(1) As described by the NCEP criteria set for adults, because there is no separate recommendation for children [26]; (2) As described by the NCEP criteria for cholesterol in children and adolescents [27]; BMI, basal metabolic rate; BP, blood pressure; TG, triglyceride; HDL, high density lipoprotein; PG, plasma glucose; FPI, fasting plasma insulin; MetS, metabolic syndrome.

2.2. Statistical Analysis

Anthropometric measures, BP and biomarkers were examined by Hcy (≤12.0 μmol/L vs. >12.0 μmol/L) using independent sample t-tests. Values were expressed as mean ± SD.

The association of hyperhomocysteinemia (>12.0 μmol/L) with MetS and dichotomized individual components of MetS was expressed as odds ratios (OR) determined by separate logistic regressions for each outcome variable, with adjustment for age and gender. We also estimated OR for the combined risk of having multiple MetS components (such as low HDL and high BMI combined) against hyperhomocysteinemia through multiple logistic regression. Since we had previously shown an effect of maternal antenatal micronutrient supplementation, particularly with folic acid, on MetS in these children [9], we also initially adjusted our regression models for maternal intervention groups and birth weight, but this adjustment is not reported as these variables were not statistically significant. Likewise we examined statistical models adjusted for various aspects of socioeconomic status (SES), including ownership of televisions, radios, bicycles, livestock and use of electricity, as well as for seasonal effects. However, adjustment for these variables is not reported as their influence was not statistically significant. Finally, we explored models adjusted for fasting status and observed no effect on the OR; thus, that adjustment was not included in our results. Risks were expressed as OR and associated 95% confidence intervals (CI). All statistical analyses were done with IBM SPSS® (Statistical Package for Social Sciences, IBM Corp., Armonk, NY, USA) software version 21 for Windows®.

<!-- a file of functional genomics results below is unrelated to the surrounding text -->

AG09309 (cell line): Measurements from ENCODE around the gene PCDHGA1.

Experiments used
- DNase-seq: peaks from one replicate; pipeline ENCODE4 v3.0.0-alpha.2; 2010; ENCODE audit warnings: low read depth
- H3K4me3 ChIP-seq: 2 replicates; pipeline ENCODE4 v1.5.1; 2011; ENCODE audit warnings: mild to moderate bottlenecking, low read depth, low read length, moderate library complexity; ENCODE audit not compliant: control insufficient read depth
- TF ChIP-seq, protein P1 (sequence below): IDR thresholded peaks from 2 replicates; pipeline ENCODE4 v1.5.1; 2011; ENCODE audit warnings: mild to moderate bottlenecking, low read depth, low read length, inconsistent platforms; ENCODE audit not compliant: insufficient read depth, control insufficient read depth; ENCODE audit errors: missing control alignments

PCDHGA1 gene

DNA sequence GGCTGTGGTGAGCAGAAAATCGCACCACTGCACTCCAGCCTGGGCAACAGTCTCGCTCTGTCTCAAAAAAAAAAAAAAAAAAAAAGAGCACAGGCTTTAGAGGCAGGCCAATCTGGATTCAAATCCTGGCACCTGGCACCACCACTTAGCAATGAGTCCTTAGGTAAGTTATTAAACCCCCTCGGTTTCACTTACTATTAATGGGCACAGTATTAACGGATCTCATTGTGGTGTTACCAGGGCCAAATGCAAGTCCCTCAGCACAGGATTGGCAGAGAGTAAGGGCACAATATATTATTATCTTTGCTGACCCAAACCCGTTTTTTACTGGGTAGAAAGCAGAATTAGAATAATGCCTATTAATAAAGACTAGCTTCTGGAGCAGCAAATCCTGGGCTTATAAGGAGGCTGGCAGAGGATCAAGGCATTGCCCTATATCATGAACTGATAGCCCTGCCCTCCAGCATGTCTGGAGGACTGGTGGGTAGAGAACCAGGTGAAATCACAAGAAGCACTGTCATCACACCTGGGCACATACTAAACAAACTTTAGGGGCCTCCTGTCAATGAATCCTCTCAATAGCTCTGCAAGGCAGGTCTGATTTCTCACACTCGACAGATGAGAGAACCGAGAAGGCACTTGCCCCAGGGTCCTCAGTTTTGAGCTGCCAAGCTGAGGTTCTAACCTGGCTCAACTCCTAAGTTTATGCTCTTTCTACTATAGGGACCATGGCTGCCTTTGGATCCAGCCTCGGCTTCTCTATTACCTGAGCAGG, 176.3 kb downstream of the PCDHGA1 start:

3. Results